Comment: Re:Because... (Score 1) 193

by swillden (#47973909) Attached to: Do Specs Matter Anymore For the Average Smartphone User?

I'm not sure about the Android or Windows Phone situation though.

The Nexus 5 32GB is £249. Officially, Google only guarantees to continue supporting and upgrading devices for 18 months, which would give an at-release "rental" price of £166. However, Google seems to have quietly abandoned the 18-month limit, given that the Nexus 4 is supposed to be receiving Android L, which means it will be supported through the end of 2015 at which point it will be three years old. If we assume the year-old Nexus 5 will follow the same course there's two years of support left, making the Nexus 5 "rental", £125 per year if you buy it right now, or £83 if you bought it when it came out.

Of course, since Nexus devices are unlocked it's pretty easy for users to continue upgrading them even after Google stops releasing updates. So assuming you're willing to type a few commands from time to time, the per-year price can be very low. My son is still using my Galaxy Nexus and there's no reason it won't continue being a very usable phone for another 2-3 years, always on the latest OS (I flashed a development version of L to a Galaxy Nexus a couple of weeks ago and it ran quite well). If we can assume that the Nexus 5 is good for five years, the at-release annual "rental" price is £50.

Comment: Re:Not ad hominem (Score 1) 142

by Firethorn (#47973891) Attached to: Anonymous Peer-review Comments May Spark Legal Battle

I expect that this is why he got into trouble - a relevant expert from the hiring university would be able to easily evaluate the merits of the comments.

That was what I figured as well. Whenever somebody sues because of some anonymous comments on a website my default assumption is that it only 'caused harm' because the comments were true, or at least accurate enough.

However, in the USA this is the equivalent of throwing a hissy fit because truth is actually a protection under US law. I know that over in England the rules are somewhat different, truth is not an absolute defense.

For that matter, in many cases the harm has to be deliberate - IE they had to post it KNOWING that it was going to hurt, as opposed to the ultimate purpose of a peer review being to improve your paper.
"Oh crud, a citation for that data got dropped" would probably be a better response than a hissy fit.

Comment: Re:Good. IndieGoGo should do it too (Score 1) 192

by Firethorn (#47973727) Attached to: Kickstarter Lays Down New Rules For When a Project Fails

What decade are you from, out of curiosity?

I span many decades, though I wonder if you're from the future, seeing as how you present figures that are around double that of current mainstream stuff.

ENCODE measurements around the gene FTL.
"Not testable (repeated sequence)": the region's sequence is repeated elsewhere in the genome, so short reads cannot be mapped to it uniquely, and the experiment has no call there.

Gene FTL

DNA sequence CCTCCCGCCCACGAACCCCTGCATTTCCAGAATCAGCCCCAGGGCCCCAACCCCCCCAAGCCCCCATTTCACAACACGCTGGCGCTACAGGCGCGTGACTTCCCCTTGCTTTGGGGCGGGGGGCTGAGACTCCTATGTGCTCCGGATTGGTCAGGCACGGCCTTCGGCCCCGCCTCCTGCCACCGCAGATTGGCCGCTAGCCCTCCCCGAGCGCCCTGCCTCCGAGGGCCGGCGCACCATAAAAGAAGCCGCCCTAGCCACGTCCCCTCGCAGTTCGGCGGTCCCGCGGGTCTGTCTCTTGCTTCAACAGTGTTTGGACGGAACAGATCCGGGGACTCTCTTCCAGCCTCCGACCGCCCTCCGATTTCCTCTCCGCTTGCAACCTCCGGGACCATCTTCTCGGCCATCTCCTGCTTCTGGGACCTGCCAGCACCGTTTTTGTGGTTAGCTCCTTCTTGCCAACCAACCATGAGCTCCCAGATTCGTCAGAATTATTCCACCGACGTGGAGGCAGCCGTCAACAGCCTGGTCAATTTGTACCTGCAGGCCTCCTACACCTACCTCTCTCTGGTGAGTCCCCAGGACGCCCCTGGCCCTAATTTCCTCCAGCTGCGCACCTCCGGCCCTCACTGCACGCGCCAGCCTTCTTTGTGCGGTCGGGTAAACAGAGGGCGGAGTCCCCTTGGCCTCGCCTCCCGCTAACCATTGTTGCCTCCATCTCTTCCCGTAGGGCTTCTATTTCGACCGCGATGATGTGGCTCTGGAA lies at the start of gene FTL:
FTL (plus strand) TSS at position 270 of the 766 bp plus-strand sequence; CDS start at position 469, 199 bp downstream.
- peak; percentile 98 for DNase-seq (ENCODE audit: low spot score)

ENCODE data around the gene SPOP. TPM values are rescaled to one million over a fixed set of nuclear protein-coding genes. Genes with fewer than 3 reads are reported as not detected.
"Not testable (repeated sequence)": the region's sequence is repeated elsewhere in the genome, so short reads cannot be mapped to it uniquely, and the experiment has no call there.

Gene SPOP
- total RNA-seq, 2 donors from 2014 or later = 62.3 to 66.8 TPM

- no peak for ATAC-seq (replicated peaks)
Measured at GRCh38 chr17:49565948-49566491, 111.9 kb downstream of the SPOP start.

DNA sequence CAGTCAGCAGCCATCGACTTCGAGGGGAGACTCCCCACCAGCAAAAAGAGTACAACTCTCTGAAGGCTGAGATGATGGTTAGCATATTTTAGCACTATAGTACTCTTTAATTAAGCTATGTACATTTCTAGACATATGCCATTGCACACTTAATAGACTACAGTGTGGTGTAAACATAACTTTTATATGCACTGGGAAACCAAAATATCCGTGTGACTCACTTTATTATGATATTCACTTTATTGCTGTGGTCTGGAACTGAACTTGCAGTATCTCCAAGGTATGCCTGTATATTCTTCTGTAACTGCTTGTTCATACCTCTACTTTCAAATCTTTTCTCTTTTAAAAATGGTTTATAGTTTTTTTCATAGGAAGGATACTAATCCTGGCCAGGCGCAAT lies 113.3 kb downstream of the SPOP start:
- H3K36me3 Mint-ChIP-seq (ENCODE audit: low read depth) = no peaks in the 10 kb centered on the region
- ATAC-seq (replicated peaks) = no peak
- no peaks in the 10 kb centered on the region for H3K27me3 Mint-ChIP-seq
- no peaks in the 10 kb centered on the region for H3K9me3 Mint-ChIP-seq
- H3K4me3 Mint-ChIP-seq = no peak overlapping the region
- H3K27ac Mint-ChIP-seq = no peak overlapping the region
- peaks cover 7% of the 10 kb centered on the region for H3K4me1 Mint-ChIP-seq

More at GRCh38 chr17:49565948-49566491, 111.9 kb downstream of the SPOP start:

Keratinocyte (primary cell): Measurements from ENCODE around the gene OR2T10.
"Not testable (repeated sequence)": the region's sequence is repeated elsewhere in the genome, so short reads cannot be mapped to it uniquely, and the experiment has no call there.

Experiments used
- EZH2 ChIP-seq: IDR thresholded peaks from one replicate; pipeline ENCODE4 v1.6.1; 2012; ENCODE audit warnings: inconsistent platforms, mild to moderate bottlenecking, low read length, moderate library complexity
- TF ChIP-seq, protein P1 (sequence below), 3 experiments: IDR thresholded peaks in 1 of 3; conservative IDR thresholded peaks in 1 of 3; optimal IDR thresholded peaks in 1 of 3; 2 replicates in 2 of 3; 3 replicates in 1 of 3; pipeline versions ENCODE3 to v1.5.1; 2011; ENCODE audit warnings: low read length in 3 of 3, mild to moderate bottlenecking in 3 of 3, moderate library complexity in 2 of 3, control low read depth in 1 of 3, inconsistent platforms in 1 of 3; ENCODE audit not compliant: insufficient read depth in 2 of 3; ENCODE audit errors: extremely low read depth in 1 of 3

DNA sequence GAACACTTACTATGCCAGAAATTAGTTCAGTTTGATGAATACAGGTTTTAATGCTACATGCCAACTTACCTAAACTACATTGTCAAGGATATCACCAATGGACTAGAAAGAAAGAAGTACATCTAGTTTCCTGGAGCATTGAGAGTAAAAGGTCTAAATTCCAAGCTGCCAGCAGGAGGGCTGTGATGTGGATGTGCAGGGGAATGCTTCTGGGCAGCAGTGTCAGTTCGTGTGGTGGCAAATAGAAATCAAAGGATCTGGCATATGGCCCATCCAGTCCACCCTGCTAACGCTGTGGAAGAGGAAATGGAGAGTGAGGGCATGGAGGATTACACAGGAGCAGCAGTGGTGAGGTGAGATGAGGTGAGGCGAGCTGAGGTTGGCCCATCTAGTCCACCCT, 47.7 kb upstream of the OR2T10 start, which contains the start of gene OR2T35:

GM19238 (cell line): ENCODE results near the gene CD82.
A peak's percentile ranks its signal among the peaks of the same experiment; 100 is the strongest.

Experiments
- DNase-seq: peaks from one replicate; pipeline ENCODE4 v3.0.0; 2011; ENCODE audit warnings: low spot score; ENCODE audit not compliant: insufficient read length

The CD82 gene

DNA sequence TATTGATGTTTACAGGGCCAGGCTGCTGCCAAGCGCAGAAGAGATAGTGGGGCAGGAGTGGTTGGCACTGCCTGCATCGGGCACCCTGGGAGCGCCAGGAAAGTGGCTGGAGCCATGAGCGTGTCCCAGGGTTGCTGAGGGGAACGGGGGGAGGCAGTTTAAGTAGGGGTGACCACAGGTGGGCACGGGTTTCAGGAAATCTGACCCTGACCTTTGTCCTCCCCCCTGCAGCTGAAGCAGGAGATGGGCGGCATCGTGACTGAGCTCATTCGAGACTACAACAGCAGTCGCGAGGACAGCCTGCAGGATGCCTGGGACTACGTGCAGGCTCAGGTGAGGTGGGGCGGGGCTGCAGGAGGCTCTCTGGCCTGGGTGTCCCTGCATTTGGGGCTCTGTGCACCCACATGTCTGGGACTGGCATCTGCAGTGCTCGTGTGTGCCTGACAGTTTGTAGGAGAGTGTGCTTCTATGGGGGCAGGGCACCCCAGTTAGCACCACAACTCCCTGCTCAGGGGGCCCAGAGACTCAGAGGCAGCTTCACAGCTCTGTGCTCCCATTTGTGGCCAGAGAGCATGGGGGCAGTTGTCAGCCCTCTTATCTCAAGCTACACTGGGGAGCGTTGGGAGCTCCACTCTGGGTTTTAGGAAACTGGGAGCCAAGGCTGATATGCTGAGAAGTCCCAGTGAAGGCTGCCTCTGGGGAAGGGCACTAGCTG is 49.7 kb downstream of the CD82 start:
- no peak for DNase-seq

Currently, we're pushing ~40% in top end photovoltaics ~35% in midrange/prosumer, lowly consumer stuff bought off Alibaba easily reaches 25%

Let's see:
2014 review says 15% for consumer grade panels.
44.7% is the world record. However, these cells are disallowed because they're all concentrator types - they're designed for use with mirrors and such to feed them 100X+ concentrated sunlight.
21.5% is the world record for consumer grade panels.

After that we had to adjust because they'd be non-optimally placed(flat vs angled, under shade, etc...), where the light has to penetrate through thick and fairly dirty glass*, etc...

blue is far more efficient than red in terms of input power/output

Huh, looks like red LEDs are still more efficient than blue. The reason we use blue LEDs(well, ultraviolet ones), is that you can change blue to red(and the other colors) with a simple phosphor, but not vice versa.

Oh, and Monochromatic efficiencies are more in the 1/3rd range, not 70%. You also have to account for the power conditioning electronics to buffer output between the solar panels(or nighttime power transmission) and the LEDs. They can be highly efficient as well(90%+), but it's still there.

Your math is about 40 years behind.

I'll give you 1. Which was when we examined the issue.

*They found that their 'traction surface' dropped power production by about 15% compared to the bare panel. That would drop a 21.5% efficient panel to 18.3%.

Comment: Re:DAESH, not ISIL (Score 5, Insightful) 250

by professionalfurryele (#47973507) Attached to: US Strikes ISIL Targets In Syria

The KKK are Christian. They aren't exactly representative of modern Christianity (or of Christianity back when the KKK was more substantial), although there was a big subset of the South who were sympathetic to them. The comparison is actually very apt. IS or Daesh or whatever you want to call them (I'd prefer Daesh as it is what the locals call them when they aren't pointing guns at them), is Islamic. It isn't representative of modern Islam, or even of Islam in the region. Thier theology is also a pretty piss poor interpretation of the source text of Islam, an argument you would be right to make, just like the KKK bastardised the Bible (note, I don't like the Quran and think it has some horrid ideas but it is pretty fucking clear that many of Daesh actions are reprehensible). But you cant ignore the fact that they appear to be sincere a fair chunk of the time when they say part of their motivation is religious.